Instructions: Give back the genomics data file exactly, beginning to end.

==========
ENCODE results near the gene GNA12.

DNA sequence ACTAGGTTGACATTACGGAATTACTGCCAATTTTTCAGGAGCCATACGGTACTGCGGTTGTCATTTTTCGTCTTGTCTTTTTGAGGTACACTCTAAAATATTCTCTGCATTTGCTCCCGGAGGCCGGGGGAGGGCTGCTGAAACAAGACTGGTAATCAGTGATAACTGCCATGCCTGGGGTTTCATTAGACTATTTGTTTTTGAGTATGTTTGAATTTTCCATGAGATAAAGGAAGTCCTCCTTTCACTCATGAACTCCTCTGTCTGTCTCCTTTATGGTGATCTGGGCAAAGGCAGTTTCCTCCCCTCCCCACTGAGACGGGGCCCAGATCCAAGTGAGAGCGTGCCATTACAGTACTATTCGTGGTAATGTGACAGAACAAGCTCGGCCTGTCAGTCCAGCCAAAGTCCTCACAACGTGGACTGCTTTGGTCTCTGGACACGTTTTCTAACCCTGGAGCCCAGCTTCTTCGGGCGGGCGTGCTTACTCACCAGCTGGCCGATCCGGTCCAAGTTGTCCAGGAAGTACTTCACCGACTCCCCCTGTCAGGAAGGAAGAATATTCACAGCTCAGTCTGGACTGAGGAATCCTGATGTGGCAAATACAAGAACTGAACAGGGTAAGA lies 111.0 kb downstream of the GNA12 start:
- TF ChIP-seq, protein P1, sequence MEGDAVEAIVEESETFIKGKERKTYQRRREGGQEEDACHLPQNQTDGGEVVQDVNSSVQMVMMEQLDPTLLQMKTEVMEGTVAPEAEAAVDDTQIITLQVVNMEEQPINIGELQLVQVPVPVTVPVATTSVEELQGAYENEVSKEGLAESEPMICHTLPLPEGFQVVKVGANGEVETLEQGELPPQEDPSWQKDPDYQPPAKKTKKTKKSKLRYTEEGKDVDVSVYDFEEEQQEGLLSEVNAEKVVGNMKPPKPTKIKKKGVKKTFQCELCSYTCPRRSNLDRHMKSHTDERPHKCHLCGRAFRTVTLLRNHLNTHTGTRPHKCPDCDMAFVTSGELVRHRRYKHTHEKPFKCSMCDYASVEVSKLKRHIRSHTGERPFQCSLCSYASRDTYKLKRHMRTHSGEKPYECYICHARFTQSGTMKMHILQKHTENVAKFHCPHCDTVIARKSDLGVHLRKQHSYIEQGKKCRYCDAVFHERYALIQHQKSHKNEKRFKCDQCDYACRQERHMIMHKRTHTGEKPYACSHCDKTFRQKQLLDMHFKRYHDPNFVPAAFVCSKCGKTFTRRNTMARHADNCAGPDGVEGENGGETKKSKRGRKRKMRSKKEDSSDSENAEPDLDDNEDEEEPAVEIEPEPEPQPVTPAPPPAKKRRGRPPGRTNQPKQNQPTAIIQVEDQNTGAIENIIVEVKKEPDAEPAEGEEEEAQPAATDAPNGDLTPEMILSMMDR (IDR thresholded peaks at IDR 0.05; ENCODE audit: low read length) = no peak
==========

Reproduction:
ENCODE results near the gene GNA12.

DNA sequence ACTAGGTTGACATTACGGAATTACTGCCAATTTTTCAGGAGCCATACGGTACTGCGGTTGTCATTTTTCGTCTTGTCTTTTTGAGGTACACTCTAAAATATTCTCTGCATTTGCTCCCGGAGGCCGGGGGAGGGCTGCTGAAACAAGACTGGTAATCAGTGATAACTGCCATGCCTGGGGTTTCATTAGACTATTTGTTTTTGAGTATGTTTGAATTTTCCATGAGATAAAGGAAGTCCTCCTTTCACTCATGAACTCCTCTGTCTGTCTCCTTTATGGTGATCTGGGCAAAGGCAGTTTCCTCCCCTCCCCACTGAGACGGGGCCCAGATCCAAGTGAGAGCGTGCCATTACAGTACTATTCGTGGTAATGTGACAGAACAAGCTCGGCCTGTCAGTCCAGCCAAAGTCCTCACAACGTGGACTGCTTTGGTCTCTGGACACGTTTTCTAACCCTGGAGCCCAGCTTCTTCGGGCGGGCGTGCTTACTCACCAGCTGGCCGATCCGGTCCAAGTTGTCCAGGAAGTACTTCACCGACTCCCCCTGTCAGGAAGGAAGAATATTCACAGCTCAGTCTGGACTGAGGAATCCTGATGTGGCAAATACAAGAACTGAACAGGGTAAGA lies 111.0 kb downstream of the GNA12 start:
- TF ChIP-seq, protein P1, sequence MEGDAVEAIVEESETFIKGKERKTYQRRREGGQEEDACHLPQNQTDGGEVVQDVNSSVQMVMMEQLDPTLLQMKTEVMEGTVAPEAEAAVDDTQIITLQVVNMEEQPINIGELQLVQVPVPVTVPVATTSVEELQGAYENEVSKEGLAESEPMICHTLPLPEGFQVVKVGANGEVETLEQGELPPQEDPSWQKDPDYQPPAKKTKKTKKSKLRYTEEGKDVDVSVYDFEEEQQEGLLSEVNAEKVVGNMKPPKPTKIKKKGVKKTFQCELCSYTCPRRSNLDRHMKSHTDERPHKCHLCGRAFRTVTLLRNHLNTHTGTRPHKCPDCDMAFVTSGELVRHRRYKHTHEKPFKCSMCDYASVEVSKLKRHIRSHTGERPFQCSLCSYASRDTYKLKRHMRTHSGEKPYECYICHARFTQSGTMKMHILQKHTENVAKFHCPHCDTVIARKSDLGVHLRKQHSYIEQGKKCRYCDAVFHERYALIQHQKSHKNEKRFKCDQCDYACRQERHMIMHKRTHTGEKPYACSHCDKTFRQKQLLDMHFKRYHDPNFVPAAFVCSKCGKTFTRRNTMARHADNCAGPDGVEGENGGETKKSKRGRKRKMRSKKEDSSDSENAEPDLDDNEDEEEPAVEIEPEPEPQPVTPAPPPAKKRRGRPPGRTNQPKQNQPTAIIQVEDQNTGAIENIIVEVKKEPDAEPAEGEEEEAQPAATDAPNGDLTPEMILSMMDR (IDR thresholded peaks at IDR 0.05; ENCODE audit: low read length) = no peak